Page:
Written by Pat Gremillion

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Lemon. Freshly ground coffee beans. Cinnamon sticks. The aromas produced by these items conjure up fond memories of the past, and of the locations where we discovered them. People think of their childhood homes, their favorite restaurants, or their grandmother’s kitchen. Why shouldn’t your place of work be on this list as well?

There are biological reasons why smells evoke memories so effectively. The olfactory bulb, the part of the brain that controls our ability to comprehend odors, is directly connected to the amygdala, the emotional center of the brain; and the hippocampus, a portion of the brain heavily involved with the process of memory. Scent dissemination is also an important survival tool. It helps us determine the freshness of food, or whether or not potentially harmful and pungent chemicals are in the air. In addition to terrible odors, positive memorable scents have a strong impact on memory, which demonstrates how the influence of scent on memory should not be underestimated.

Many savvy business owners have taken advantage of smell’s strong relationship to memory, crafting environments where satisfactory olfactory emissions greatly benefit them. Real estate agents leave vanilla in tinfoil in the ovens of the homes they present, giving the olfactory illusion of grandma baking cookies. Coffee companies have been known to spray a “coffee cologne” into buses and other modes of public transportation, filling these vehicles with the scent of Colombia’s finest. The results of these actions speak for themselves: a 16 percent increase in coffee sales during the week they sprayed public transportation with a coffee aroma; homes that have a simple scent being more likely to sell than those with no scent at all.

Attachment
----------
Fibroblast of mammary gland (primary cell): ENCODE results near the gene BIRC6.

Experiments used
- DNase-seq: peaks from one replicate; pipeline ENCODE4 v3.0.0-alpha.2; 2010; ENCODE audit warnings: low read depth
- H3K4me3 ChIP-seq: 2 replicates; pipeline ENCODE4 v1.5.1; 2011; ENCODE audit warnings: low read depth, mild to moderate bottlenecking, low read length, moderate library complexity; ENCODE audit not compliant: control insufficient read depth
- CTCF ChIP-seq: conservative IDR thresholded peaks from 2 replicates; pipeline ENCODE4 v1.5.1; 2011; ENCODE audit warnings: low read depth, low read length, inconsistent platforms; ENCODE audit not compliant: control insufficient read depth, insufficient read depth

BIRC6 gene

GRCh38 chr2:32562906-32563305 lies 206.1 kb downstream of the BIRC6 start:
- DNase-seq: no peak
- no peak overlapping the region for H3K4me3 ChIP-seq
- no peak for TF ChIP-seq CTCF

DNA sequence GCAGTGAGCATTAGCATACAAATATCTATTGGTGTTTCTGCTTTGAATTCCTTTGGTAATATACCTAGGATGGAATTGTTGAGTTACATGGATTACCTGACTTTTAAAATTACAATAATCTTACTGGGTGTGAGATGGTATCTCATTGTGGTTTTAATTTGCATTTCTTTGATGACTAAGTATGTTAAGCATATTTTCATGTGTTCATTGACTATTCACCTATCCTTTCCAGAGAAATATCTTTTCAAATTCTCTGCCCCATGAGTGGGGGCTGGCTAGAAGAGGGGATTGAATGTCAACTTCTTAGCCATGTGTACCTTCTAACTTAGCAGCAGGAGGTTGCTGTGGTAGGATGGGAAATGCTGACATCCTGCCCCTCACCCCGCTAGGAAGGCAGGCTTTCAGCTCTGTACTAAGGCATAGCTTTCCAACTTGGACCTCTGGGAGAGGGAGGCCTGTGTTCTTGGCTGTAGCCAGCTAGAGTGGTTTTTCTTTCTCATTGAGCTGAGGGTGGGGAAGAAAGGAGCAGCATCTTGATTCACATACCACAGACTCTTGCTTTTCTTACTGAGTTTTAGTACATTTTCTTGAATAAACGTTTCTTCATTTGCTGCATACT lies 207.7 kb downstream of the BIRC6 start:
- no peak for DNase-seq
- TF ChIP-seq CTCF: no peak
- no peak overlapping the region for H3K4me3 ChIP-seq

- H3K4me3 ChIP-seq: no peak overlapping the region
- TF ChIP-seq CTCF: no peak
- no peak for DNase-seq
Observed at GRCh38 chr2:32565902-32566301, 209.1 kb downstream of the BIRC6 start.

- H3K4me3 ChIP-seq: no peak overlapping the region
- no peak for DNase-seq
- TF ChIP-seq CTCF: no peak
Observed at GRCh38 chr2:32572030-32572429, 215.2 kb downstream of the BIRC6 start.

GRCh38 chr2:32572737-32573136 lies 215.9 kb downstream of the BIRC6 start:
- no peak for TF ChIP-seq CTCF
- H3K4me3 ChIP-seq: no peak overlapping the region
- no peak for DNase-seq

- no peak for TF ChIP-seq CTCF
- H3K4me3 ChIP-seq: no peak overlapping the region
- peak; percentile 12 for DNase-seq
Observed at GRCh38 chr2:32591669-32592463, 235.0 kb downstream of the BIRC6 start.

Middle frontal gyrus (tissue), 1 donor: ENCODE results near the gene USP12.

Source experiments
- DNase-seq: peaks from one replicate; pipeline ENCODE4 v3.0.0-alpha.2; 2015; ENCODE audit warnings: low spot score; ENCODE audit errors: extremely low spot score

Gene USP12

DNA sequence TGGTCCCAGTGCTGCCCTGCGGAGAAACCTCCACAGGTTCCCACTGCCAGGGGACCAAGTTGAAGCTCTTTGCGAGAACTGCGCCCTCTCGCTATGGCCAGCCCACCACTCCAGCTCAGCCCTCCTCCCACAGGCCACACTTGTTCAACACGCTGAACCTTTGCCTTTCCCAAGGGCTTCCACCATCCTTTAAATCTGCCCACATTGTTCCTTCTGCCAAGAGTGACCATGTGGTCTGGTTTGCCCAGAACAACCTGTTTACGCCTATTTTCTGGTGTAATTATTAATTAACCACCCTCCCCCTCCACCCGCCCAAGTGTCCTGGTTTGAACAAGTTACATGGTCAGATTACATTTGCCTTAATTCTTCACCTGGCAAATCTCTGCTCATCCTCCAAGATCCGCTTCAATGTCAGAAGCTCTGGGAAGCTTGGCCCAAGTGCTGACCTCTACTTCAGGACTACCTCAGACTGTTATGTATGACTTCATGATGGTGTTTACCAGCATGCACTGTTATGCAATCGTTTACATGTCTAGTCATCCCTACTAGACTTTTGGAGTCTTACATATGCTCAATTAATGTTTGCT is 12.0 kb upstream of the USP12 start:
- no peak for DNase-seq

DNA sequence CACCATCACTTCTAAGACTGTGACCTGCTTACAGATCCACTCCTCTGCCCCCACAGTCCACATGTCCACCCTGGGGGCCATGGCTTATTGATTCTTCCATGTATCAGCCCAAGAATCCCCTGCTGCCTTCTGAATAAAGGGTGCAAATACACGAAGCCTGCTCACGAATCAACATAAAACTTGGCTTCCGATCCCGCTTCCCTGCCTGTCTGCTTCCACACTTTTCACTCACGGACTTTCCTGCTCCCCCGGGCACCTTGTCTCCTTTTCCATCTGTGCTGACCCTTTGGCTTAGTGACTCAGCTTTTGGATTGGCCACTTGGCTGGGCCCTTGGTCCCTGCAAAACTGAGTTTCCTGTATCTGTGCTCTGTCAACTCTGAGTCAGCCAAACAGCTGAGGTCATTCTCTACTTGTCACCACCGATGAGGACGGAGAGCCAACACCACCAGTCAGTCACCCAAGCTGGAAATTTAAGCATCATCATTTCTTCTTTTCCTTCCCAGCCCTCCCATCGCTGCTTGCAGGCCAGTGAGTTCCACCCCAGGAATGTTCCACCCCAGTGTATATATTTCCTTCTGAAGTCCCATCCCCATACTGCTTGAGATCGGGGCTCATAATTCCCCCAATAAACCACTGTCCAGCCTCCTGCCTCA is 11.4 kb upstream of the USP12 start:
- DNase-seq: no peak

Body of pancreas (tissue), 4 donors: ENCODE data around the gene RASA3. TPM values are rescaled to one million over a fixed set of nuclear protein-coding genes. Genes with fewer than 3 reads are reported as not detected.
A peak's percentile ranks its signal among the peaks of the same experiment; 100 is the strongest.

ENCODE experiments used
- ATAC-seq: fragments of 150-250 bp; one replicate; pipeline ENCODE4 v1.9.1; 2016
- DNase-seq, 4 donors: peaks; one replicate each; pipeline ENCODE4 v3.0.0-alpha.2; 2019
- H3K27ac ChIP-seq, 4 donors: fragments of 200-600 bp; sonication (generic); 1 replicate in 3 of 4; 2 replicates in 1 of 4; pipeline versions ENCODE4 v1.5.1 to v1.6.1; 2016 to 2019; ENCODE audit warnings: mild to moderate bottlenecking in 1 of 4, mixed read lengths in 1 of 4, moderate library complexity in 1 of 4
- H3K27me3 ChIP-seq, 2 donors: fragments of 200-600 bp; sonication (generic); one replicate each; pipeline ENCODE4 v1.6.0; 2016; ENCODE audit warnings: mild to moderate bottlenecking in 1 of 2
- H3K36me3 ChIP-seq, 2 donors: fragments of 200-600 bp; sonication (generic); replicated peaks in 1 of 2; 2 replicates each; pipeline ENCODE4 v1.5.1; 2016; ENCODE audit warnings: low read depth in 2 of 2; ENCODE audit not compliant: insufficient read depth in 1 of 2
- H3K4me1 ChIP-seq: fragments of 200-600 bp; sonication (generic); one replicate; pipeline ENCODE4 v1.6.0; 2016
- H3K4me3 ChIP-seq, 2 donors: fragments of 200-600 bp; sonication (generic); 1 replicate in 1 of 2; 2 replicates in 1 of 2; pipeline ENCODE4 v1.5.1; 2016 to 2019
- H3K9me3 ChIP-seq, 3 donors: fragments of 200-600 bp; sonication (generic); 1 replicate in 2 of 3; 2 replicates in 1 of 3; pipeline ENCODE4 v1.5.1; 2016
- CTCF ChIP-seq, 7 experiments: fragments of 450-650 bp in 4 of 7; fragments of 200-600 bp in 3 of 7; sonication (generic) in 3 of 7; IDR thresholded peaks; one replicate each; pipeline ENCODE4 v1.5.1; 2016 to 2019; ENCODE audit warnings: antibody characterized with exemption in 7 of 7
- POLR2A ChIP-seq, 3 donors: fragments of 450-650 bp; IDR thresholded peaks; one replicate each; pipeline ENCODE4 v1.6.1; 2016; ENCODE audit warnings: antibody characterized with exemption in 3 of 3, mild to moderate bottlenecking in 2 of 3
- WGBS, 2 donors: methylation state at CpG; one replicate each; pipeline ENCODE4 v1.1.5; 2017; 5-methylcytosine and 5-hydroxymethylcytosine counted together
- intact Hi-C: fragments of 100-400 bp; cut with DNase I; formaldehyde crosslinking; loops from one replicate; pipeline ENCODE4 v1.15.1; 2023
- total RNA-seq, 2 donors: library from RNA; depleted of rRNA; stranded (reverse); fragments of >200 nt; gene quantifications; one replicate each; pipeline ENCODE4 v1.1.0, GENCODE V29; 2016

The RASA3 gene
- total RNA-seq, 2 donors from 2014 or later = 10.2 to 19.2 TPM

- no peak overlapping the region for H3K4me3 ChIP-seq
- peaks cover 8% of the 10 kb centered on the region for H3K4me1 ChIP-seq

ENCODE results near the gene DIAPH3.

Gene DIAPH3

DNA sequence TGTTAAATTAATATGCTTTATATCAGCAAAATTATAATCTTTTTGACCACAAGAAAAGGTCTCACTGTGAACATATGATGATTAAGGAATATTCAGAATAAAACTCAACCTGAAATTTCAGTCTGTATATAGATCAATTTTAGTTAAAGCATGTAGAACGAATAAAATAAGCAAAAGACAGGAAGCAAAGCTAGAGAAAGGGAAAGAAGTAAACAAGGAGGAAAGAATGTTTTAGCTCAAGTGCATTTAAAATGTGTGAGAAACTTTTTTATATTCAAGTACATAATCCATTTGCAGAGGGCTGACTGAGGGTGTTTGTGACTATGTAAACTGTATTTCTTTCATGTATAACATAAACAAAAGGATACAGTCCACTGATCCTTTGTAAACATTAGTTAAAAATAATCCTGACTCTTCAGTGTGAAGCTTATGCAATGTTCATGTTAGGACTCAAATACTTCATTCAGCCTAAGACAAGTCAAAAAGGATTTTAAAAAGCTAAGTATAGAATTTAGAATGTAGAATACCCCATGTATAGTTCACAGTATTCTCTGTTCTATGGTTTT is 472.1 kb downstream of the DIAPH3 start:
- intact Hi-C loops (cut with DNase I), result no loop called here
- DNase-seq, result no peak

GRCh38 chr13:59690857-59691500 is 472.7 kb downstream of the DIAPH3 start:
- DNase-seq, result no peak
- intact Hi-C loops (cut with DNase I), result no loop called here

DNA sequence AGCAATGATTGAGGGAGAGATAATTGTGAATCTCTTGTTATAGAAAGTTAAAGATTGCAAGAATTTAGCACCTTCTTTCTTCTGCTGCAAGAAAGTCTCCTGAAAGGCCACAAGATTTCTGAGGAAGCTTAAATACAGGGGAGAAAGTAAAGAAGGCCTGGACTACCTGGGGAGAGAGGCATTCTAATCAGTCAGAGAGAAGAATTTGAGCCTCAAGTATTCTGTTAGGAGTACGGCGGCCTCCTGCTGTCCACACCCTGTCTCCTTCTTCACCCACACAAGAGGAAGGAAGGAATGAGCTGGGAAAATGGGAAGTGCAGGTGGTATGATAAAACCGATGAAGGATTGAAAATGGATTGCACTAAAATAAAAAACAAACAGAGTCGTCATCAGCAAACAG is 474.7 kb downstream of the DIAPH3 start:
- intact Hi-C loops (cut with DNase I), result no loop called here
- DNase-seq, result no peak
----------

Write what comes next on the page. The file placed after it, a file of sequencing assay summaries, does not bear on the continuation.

Having pleasant scents in an office setting or a consumer-focused environment is ultimately beneficial, especially in a place like a print shop. Considering that printing is an industry that has for a long time been associated with the pungent stench of ammonia, being able to turn that traditionally poor olfactory reputation into something that people will associate with pleasant aromas will only strengthen the impact of your consumer’s experience.

However, it is important to note that while complex smells like chocolate chip cookies or freshly baked pizza may unlock happy memories in your clients, it has been shown that simpler smells are more effective in a sales environment. Smells that are too complex distract consumers — their attentions suddenly turns from the products you sell to the smell they’re trying to pinpoint. It is better to use a singular smell, such as cinnamon or vanilla, as opposed to a complex smell composed of a variety of different ingredients, in order to maintain the consumer’s attention while still providing a positive olfactory experience.

Strong visuals will always be the preferred way to advertise and draw consumers to your place of work, and catchy jingles can provide a noticeable uptick in sales, but people should not discount a nice smell, and its ability to increase sales and improve the consumer experience.

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